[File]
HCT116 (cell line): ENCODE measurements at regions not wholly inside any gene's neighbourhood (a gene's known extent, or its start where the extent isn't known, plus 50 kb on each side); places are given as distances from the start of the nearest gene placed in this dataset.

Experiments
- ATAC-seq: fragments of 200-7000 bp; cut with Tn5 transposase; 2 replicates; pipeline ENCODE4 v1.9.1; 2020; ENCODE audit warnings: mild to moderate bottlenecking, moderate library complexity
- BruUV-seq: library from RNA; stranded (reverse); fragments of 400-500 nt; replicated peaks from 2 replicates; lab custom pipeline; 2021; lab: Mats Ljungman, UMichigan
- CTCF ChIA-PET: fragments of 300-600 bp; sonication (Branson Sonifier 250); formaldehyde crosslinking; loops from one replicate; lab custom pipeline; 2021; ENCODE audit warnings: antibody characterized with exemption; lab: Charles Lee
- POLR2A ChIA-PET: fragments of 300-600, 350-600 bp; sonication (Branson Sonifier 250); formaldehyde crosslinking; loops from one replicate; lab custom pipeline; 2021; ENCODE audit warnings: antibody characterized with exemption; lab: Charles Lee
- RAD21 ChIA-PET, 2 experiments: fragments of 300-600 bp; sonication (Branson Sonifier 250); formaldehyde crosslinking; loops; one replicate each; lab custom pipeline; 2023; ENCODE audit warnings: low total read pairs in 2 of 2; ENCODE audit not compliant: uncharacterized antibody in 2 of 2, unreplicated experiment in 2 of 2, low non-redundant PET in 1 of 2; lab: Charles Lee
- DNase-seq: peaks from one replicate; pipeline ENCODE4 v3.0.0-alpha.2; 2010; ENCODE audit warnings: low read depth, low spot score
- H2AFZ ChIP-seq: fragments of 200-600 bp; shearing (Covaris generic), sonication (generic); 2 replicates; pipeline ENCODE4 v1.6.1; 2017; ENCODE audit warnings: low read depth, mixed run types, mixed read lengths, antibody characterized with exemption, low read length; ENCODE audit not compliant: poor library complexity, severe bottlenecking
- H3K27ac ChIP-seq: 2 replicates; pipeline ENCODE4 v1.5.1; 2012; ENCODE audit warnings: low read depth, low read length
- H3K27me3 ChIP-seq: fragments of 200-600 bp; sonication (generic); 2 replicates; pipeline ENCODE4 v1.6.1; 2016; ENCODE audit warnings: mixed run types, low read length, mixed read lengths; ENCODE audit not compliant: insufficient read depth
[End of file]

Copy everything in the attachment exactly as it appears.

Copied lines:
HCT116 (cell line): ENCODE measurements at regions not wholly inside any gene's neighbourhood (a gene's known extent, or its start where the extent isn't known, plus 50 kb on each side); places are given as distances from the start of the nearest gene placed in this dataset.

Experiments
- ATAC-seq: fragments of 200-7000 bp; cut with Tn5 transposase; 2 replicates; pipeline ENCODE4 v1.9.1; 2020; ENCODE audit warnings: mild to moderate bottlenecking, moderate library complexity
- BruUV-seq: library from RNA; stranded (reverse); fragments of 400-500 nt; replicated peaks from 2 replicates; lab custom pipeline; 2021; lab: Mats Ljungman, UMichigan
- CTCF ChIA-PET: fragments of 300-600 bp; sonication (Branson Sonifier 250); formaldehyde crosslinking; loops from one replicate; lab custom pipeline; 2021; ENCODE audit warnings: antibody characterized with exemption; lab: Charles Lee
- POLR2A ChIA-PET: fragments of 300-600, 350-600 bp; sonication (Branson Sonifier 250); formaldehyde crosslinking; loops from one replicate; lab custom pipeline; 2021; ENCODE audit warnings: antibody characterized with exemption; lab: Charles Lee
- RAD21 ChIA-PET, 2 experiments: fragments of 300-600 bp; sonication (Branson Sonifier 250); formaldehyde crosslinking; loops; one replicate each; lab custom pipeline; 2023; ENCODE audit warnings: low total read pairs in 2 of 2; ENCODE audit not compliant: uncharacterized antibody in 2 of 2, unreplicated experiment in 2 of 2, low non-redundant PET in 1 of 2; lab: Charles Lee
- DNase-seq: peaks from one replicate; pipeline ENCODE4 v3.0.0-alpha.2; 2010; ENCODE audit warnings: low read depth, low spot score
- H2AFZ ChIP-seq: fragments of 200-600 bp; shearing (Covaris generic), sonication (generic); 2 replicates; pipeline ENCODE4 v1.6.1; 2017; ENCODE audit warnings: low read depth, mixed run types, mixed read lengths, antibody characterized with exemption, low read length; ENCODE audit not compliant: poor library complexity, severe bottlenecking
- H3K27ac ChIP-seq: 2 replicates; pipeline ENCODE4 v1.5.1; 2012; ENCODE audit warnings: low read depth, low read length
- H3K27me3 ChIP-seq: fragments of 200-600 bp; sonication (generic); 2 replicates; pipeline ENCODE4 v1.6.1; 2016; ENCODE audit warnings: mixed run types, low read length, mixed read lengths; ENCODE audit not compliant: insufficient read depth